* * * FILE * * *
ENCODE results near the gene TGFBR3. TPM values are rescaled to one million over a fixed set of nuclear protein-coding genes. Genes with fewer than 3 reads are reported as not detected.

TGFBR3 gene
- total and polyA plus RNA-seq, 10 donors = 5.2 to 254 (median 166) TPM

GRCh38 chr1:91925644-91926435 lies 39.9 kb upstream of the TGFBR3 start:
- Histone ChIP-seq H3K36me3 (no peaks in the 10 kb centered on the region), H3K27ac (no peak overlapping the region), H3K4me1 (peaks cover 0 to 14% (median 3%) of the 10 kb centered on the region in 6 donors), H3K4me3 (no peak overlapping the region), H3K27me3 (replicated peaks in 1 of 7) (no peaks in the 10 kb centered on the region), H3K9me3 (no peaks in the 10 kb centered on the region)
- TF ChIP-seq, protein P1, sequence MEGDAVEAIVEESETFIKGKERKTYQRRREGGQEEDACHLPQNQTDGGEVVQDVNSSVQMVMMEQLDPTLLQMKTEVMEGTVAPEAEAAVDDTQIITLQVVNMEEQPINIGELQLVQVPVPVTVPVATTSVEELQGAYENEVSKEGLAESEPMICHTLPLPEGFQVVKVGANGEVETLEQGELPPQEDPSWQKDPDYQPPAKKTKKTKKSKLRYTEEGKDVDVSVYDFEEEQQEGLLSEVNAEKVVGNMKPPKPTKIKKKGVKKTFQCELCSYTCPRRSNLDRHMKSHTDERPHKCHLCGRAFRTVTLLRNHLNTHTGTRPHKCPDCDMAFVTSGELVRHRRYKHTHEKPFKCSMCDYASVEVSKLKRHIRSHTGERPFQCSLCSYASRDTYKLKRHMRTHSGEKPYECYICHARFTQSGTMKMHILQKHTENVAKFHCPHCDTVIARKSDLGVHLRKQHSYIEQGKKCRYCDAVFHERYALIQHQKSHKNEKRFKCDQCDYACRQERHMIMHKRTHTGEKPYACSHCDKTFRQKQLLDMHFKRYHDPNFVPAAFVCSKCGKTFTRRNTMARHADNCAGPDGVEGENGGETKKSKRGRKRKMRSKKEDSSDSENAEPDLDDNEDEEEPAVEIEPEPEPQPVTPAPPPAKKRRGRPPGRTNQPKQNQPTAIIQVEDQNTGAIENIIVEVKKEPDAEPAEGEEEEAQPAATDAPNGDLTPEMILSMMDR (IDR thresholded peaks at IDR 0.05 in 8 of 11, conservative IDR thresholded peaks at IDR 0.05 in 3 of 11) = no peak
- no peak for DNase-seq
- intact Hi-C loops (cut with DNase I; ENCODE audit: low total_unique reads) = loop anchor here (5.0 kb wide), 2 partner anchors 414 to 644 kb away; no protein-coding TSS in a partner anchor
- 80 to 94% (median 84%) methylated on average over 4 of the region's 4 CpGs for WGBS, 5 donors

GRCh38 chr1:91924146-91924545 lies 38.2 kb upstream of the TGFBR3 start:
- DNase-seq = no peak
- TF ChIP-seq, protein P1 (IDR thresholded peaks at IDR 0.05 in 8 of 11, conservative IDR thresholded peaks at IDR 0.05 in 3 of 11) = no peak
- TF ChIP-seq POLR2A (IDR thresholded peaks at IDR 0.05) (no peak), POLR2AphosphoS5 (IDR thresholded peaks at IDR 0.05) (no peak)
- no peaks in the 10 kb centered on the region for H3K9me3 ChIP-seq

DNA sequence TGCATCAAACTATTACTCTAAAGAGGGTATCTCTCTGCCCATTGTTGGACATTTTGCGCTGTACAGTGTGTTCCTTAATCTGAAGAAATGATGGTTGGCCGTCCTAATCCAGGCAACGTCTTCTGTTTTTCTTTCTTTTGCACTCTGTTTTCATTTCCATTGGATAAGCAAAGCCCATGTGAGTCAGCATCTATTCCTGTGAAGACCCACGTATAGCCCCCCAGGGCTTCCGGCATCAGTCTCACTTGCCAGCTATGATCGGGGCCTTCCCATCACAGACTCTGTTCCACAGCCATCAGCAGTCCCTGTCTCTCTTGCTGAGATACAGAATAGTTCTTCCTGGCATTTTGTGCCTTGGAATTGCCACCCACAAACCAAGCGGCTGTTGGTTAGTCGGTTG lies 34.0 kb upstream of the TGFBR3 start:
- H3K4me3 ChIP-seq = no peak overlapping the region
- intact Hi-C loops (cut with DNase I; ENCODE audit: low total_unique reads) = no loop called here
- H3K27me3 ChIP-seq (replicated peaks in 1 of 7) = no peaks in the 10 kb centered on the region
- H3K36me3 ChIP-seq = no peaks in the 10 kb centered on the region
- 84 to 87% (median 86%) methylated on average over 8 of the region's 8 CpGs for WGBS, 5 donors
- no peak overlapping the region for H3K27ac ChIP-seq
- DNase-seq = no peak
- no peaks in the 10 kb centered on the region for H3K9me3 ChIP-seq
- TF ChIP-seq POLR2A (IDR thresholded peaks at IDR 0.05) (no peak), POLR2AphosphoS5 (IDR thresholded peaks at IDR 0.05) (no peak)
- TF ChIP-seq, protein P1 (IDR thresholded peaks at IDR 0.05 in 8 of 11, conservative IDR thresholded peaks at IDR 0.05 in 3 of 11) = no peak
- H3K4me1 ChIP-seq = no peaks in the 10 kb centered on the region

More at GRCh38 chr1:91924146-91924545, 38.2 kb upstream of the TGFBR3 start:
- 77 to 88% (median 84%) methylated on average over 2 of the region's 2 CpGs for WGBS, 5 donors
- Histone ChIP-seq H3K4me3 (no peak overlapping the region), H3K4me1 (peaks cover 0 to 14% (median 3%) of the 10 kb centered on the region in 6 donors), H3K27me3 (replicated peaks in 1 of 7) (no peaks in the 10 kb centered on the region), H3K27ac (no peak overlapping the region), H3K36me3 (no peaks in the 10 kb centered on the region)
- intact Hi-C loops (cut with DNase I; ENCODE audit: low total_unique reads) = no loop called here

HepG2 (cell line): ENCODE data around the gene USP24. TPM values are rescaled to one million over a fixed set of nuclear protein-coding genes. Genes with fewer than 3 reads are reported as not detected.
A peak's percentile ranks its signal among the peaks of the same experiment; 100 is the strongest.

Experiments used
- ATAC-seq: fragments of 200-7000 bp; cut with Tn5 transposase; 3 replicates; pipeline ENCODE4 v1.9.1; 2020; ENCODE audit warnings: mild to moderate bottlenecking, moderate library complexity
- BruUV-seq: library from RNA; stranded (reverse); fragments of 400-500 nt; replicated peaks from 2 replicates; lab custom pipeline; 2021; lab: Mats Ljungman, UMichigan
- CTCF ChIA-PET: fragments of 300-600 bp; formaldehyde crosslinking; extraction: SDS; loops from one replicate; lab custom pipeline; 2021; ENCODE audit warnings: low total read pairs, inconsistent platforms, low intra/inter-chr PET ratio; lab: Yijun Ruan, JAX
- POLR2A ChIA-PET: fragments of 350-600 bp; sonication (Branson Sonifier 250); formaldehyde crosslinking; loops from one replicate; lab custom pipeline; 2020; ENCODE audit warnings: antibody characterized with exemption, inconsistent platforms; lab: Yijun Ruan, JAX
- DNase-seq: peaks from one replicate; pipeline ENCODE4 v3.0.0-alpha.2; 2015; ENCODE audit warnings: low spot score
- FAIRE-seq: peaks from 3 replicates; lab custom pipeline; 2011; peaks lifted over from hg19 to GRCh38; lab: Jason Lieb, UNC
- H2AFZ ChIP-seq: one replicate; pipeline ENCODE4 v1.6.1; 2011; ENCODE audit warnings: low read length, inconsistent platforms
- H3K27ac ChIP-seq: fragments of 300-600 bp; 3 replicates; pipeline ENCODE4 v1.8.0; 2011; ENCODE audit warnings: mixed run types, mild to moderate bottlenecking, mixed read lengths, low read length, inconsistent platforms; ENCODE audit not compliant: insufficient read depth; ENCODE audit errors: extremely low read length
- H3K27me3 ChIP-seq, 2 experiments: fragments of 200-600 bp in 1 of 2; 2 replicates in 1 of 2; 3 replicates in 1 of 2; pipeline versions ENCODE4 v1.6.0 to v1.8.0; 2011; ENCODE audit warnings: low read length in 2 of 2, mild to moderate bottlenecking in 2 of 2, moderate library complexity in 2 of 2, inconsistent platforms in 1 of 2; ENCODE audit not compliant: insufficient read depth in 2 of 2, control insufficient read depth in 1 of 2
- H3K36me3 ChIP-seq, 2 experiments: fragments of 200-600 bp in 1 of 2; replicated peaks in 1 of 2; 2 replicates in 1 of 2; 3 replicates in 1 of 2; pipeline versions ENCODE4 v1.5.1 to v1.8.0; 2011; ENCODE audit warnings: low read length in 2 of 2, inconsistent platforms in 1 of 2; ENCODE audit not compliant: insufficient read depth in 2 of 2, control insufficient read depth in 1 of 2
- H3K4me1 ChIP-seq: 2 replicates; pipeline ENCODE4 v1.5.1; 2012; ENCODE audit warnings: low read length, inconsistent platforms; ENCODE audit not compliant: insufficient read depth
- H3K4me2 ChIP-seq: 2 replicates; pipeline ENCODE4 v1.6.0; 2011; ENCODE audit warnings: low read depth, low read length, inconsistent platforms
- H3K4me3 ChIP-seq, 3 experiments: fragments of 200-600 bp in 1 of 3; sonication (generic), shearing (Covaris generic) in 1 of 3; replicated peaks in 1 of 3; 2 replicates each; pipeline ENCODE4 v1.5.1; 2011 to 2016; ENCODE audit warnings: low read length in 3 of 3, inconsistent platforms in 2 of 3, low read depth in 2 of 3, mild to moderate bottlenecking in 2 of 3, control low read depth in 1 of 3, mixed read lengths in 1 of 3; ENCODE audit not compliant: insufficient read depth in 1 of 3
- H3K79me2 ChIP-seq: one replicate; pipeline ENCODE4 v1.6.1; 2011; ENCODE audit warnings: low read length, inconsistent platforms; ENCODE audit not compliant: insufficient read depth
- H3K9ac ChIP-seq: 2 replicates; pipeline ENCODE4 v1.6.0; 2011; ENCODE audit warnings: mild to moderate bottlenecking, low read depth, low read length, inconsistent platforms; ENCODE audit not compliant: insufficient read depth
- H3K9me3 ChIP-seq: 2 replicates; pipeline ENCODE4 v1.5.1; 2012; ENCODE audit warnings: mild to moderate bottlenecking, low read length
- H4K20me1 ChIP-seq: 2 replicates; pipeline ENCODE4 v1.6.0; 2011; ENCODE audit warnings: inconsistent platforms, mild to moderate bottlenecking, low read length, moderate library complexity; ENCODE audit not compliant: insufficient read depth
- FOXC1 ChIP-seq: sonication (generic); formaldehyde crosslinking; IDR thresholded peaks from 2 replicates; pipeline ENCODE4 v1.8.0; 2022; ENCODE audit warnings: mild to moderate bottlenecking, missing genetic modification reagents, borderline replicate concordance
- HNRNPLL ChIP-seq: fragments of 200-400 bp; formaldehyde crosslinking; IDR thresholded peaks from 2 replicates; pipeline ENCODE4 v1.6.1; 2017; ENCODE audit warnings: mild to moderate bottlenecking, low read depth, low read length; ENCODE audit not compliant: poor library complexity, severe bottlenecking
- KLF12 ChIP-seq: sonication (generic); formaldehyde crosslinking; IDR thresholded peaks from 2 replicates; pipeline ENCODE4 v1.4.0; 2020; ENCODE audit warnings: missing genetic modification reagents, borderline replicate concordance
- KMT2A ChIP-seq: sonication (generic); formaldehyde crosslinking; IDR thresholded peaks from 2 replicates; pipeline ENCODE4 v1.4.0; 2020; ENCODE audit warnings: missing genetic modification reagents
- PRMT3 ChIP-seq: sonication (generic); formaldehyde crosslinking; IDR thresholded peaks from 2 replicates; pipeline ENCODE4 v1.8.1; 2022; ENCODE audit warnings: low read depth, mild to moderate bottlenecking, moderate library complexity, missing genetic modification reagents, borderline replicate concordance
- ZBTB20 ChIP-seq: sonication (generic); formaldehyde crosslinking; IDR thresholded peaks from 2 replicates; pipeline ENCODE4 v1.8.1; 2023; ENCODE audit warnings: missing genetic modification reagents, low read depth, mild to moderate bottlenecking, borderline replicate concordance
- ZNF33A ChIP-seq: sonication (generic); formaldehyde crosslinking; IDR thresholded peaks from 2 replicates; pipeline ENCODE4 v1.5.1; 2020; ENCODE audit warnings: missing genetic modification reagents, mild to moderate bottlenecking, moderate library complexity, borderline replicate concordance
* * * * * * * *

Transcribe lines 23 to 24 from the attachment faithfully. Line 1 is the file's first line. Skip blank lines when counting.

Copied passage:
- no peaks in the 10 kb centered on the region for H3K9me3 ChIP-seq
- TF ChIP-seq POLR2A (IDR thresholded peaks at IDR 0.05) (no peak), POLR2AphosphoS5 (IDR thresholded peaks at IDR 0.05) (no peak)